- Paperback: 272 pages
- Publisher: Phaidon Press; 2 edition (September 26, 1997)
- Language: English
- ISBN-10: 0714834521
- ISBN-13: 978-0714834528
- Product Dimensions: 10 x 1.2 x 11.5 inches
- Shipping Weight: 3.7 pounds (View shipping rates and policies)
- Average Customer Review: 28 customer reviews
- Amazon Best Sellers Rank: #304,736 in Books (See Top 100 in Books)
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A History of Illuminated Manuscripts 2nd Edition
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From Library Journal
This 1986 title throws light on the world of illuminated manuscripts, which function as works of both art and literature. De Hamel provides a full history of the illuminated manuscript through text and dozens of glorious color illustrations.
Copyright 1994 Reed Business Information, Inc. --This text refers to the Hardcover edition.
"It is no mere history, but an original, lively and richly illustrated commentary."-Times Literary Supplement "Gorgeous and informative. A wonderful introduction to handwritten books from the Dark Ages to the invention of printing in the fifteenth century."-Houston Chronicle "Lavish, beautiful and sweeping look at the beginning of the printed word."-Graphic Arts Monthly "Along with excellent illustrations, this large volume includes a bibliography and index of manuscripts."-The Good Book Guide
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Top customer reviews
The second edition of De Hamel's book is structured as was the first: an informative introduction is followed by chapters which divide and discuss the manuscripts according to their intended users (missionaries, emperors, monks, students, aristocrats, everybody, priests, and collectors); an extended bibliography precedes several useful indexes. This Phaidon paperback edition is a beautiful book, with a white paper cover adorned with a full-color dust-jacket. Many new illustrations have been added, and there are many more color illustrations than there were in the first edition. More importantly, the text has been updated to reflect ongoing research in the field.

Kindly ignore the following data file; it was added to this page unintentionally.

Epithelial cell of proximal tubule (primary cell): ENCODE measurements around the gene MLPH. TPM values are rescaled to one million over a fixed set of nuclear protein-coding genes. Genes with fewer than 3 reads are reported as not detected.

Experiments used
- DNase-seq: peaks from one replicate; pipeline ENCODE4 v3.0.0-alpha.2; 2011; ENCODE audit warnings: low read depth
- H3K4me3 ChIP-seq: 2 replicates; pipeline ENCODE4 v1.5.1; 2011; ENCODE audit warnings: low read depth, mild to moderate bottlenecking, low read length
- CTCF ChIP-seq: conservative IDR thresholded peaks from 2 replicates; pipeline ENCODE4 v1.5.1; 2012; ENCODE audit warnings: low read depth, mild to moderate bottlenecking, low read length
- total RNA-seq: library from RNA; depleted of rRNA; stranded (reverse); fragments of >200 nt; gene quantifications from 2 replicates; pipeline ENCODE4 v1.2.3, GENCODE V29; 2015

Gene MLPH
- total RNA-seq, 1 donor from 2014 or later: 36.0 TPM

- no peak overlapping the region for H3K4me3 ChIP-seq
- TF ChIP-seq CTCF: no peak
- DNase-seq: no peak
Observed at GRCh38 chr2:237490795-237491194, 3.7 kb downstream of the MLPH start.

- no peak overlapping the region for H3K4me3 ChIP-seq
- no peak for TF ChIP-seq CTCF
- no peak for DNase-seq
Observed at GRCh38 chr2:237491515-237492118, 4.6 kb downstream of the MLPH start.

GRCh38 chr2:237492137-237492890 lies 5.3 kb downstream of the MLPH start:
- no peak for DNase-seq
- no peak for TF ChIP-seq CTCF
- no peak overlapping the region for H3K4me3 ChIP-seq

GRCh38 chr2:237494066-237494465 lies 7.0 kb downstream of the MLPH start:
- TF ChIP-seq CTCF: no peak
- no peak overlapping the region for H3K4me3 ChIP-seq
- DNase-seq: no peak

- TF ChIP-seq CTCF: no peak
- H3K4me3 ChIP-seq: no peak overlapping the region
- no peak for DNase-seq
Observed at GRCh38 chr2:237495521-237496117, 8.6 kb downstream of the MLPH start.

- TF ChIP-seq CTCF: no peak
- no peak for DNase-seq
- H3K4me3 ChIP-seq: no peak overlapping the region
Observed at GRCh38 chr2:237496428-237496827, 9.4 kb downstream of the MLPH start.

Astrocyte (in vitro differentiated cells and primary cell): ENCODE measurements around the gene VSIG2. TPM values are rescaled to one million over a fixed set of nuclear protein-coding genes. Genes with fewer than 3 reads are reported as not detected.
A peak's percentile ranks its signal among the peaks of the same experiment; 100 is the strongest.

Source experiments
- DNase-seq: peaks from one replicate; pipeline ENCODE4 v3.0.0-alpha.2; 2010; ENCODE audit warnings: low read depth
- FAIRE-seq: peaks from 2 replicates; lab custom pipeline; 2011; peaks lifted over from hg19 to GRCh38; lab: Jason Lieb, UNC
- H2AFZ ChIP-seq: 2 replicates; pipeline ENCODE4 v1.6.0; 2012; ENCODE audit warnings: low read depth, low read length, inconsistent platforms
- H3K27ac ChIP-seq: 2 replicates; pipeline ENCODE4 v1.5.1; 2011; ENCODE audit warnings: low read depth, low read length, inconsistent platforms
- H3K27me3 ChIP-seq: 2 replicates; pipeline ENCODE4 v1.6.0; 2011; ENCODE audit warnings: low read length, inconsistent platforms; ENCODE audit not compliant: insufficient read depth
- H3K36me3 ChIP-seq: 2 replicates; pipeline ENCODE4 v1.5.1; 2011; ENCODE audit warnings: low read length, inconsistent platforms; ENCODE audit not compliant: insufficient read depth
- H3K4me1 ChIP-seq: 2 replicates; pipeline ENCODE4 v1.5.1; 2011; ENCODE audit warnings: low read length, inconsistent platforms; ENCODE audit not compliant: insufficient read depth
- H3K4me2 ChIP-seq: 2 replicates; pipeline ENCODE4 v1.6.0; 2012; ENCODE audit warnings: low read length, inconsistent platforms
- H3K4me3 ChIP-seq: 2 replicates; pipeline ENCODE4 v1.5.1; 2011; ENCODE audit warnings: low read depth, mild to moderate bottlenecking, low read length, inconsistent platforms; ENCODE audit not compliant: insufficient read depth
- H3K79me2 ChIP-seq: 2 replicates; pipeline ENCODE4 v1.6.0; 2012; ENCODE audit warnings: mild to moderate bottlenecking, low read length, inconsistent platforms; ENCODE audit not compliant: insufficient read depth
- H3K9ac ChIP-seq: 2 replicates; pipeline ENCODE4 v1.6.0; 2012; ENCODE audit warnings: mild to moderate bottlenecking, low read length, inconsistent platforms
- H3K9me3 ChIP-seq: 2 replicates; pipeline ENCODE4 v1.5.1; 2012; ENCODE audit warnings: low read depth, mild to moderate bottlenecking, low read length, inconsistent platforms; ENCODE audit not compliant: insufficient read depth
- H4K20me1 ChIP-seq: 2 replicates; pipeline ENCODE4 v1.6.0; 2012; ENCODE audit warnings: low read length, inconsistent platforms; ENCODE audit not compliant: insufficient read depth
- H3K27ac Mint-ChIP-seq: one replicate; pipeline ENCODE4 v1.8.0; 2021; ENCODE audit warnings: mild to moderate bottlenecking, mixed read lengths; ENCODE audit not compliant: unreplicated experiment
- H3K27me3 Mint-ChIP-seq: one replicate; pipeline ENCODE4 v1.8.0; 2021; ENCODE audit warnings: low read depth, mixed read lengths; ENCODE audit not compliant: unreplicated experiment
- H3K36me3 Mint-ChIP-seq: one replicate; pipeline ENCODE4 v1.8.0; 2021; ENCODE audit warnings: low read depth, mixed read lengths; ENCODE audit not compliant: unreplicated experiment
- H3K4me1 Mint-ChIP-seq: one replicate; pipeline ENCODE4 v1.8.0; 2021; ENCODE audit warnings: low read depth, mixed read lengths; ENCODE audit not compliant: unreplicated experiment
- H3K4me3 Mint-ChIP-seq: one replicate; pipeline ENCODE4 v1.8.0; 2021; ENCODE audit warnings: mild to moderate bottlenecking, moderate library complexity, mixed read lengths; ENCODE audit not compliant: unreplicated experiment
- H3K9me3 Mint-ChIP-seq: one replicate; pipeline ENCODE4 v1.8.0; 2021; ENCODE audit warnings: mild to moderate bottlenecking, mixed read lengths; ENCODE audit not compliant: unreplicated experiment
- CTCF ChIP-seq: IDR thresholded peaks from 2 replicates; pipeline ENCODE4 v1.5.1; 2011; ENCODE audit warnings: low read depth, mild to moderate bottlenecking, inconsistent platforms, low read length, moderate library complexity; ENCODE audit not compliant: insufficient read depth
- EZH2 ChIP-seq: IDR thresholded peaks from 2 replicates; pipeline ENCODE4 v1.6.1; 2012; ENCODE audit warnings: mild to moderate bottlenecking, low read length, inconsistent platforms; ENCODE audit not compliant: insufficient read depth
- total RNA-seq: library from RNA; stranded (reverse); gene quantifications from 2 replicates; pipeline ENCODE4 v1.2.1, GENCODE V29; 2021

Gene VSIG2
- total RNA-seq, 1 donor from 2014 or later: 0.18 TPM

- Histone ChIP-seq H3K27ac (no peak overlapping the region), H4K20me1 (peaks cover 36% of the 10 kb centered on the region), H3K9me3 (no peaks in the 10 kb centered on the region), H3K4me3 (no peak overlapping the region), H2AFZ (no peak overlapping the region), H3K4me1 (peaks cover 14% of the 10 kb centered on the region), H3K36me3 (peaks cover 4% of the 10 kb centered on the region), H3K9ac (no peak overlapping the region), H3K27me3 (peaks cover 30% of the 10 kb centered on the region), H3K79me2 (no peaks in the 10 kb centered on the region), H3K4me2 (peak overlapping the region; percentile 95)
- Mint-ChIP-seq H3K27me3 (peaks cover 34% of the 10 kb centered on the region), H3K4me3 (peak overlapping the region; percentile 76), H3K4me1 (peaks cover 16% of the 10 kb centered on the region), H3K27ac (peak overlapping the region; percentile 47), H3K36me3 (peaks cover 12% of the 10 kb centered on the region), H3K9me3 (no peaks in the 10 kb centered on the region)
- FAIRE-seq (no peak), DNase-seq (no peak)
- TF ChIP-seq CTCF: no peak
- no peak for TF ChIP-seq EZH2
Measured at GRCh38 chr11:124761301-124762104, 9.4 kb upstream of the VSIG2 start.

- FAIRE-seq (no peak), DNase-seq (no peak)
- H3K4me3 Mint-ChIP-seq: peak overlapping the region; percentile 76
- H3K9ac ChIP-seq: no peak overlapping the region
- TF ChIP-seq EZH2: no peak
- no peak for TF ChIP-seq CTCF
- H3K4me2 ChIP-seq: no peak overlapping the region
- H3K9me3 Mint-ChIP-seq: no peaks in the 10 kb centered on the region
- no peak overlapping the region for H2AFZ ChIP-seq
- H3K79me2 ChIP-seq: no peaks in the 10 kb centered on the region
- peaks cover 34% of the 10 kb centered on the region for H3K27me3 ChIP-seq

My only complaint about this edition is that many of the important full-color and full-page illustrations in the first edition (to which I often referred in my classes) have either been reduced in size or eliminated entirely in the new edition. There are also significant (and inexplicable) differences in the color reproduction of illuminations between the first (David R. Godine, Publisher) edition and this second (Phaidon Press) edition--sometimes the differences are so radical that only a close inspection (or a familiarity with the actual documents) reveals they are photographs of the same manuscript. And since many of these manuscripts are from private collections (to which Mr. De Hamel apparently gained access by reputation or through associations established during his tenure at Sotheby's), it would be impossible for most readers to know which of the differing reproductions are the more accurate. My own experience would suggest that not all the changes in the new Phaidon edition are indeed improvements.
Publishing faults aside, this is a fine book by a scholar with impeccable credentials and a gift for clarity and sensibility in his writing. I highly recommend it.
But once I managed to calm down and start reading the text, I fell in love with the book even more. It is clearly written, yet technical enough to give a full understanding of the astounding illuminated manuscripts. Putting them in a historical context added so much more to my understanding and therefore appreciation. I have quite a few books on the topic. This one draws them all into a single fabric.
Some of the photographs are so detailed that you can see the individual brushstrokes and the colors are incredibly vibrant. This is by far the best book on illuminated manuscripts I have seen. Other books simply pale in comparison to the beauty, detail and color of this one.
As others have stated, there are prints of manuscripts in this book that have rarely been seen before. For those interested in re-creating manuscripts, there are several "unfinished" examples which allow you to see the sketches behind the color.
The book is divided into sections covering "books for students", "books for clergy", "books for everybody" etc. It is quite interesting to see the differences between the quality of the various books as well as Latin vs vernacular languages.
I would highly recommend this book for anyone interested in art, illuminated manuscripts or medieval history.